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European Court to review docs on crimes committed by Armenia

Armenian-Azerbaijani conflict Materials 13 May 2016 14:27
The European Court of Human Rights has adopted a decision to review two grievances on the crimes committed by Armenian armed forces on the frontline in April.
European Court to review docs on crimes committed by Armenia

Baku, Azerbaijan, May 13

By Elchin Mehdiyev - Trend:

The European Court of Human Rights has adopted a decision to review two grievances on the crimes committed by Armenian armed forces on the frontline in April, said Chingiz Asgarov, chief of section of the department on work with law enforcement bodies at Azerbaijan's Presidential Administration.

He made the remarks May 13 in Baku during the hearings in the Azerbaijani parliament on the "Recent developments along the line of contact: Problems of the international humanitarian law."

Asgarov noted that the citizens have filed grievances over the crimes committed by Armenian armed forces.

"Applications to the European Court of Human Rights should be submitted by lawyers," he said. "If the communication process with regard to these grievances starts soon, the Azerbaijani side will take relevant steps."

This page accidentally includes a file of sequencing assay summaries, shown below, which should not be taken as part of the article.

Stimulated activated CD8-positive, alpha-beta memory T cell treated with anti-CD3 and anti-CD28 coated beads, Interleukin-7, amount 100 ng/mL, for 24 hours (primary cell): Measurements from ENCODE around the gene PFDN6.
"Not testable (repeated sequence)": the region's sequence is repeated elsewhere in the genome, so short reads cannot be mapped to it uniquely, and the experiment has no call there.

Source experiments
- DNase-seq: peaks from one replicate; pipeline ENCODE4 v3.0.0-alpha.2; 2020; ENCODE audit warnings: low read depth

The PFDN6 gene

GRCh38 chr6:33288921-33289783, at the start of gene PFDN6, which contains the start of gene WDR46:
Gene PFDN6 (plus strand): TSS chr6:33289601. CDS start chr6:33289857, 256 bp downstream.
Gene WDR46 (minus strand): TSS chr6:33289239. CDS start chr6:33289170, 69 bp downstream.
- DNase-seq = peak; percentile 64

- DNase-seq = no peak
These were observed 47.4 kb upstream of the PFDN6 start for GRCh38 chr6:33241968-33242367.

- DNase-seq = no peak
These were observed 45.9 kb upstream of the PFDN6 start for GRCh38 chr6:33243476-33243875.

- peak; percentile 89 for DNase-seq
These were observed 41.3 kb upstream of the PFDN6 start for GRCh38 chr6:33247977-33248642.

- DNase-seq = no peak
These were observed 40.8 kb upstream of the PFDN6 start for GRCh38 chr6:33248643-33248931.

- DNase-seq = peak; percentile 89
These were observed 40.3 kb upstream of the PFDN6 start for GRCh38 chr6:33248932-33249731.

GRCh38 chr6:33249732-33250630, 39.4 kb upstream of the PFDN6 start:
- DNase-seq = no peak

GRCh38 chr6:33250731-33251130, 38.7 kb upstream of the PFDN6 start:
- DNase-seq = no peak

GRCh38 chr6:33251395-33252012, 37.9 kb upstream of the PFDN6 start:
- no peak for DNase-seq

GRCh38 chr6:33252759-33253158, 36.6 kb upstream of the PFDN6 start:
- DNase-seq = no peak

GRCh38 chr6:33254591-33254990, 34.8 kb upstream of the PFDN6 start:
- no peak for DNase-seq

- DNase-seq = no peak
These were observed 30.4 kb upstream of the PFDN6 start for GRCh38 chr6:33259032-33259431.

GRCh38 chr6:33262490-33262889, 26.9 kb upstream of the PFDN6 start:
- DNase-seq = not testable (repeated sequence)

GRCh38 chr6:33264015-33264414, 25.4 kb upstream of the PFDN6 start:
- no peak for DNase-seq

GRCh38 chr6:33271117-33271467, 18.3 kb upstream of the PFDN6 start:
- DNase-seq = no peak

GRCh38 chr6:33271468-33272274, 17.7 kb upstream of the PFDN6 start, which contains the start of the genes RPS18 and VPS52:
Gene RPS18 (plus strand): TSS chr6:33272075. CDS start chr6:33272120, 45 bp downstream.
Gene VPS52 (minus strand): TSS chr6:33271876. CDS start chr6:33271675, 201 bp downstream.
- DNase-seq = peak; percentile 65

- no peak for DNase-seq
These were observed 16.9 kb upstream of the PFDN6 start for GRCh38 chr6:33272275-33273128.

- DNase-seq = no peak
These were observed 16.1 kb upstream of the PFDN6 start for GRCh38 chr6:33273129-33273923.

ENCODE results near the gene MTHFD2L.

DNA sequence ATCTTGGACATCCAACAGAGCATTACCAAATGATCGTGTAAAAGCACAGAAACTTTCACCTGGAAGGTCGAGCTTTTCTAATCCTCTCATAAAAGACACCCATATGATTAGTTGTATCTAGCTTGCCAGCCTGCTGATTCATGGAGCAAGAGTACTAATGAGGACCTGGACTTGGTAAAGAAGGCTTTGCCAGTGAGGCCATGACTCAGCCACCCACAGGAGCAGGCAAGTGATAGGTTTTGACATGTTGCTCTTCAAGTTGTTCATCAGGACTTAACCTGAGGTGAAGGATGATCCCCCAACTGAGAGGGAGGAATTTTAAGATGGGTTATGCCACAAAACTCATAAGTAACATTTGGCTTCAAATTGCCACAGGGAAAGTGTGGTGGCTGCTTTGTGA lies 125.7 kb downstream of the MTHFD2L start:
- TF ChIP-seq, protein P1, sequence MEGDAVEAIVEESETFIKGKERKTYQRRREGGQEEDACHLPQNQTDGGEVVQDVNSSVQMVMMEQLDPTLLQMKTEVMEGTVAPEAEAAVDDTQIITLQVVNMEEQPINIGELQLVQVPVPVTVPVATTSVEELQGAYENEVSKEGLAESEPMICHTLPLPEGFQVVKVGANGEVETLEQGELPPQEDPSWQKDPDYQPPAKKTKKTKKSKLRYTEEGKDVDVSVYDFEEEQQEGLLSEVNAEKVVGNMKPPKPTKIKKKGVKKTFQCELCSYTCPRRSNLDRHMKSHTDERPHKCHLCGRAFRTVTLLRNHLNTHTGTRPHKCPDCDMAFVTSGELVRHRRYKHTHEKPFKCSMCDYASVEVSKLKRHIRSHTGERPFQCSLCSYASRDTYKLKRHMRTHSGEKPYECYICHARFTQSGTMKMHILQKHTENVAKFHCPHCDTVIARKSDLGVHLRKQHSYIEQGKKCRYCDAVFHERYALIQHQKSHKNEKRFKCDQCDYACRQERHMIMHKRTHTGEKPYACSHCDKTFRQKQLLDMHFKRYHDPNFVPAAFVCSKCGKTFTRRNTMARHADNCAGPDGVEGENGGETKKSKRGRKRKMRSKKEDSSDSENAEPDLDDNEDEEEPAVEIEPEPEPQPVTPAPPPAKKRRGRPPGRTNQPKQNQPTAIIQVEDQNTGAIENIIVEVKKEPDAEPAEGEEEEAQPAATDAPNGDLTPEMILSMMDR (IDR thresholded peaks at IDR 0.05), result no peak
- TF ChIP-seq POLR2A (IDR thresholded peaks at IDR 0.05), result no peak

Based on the information received from lawyers, Asgarov said that grievances over the houses destroyed by Armenian armed forces will also be submitted to the European Court of Human Rights soon.

"People should appeal to the European Court over the damages, the destroyed houses, since their rights defined by the European Convention have been violated," he added.

On the night of April 2, 2016, all the frontier positions of Azerbaijan were subjected to heavy fire from the Armenian side, which used large-caliber weapons, mortars and grenade launchers. The armed clashes resulted in deaths and injuries among the Azerbaijani population. Azerbaijan responded with a counter-attack, which led to liberation of several strategic heights and settlements.

Military operations were stopped on the line of contact between Azerbaijani and Armenian armies on Apr. 5 at 12:00 (UTC/GMT + 4 hours) with the consent of the sides, Azerbaijan's Defense Ministry earlier said. Ignoring the agreement, the Armenian side again started violating the ceasefire.

The conflict between the two South Caucasus countries began in 1988 when Armenia made territorial claims against Azerbaijan. As a result of the ensuing war, in 1992 Armenian armed forces occupied 20 percent of Azerbaijan, including the Nagorno-Karabakh region and seven surrounding districts.

The 1994 ceasefire agreement was followed by peace negotiations. Armenia has not yet implemented four UN Security Council resolutions on withdrawal of its armed forces from the Nagorno-Karabakh and the surrounding districts.

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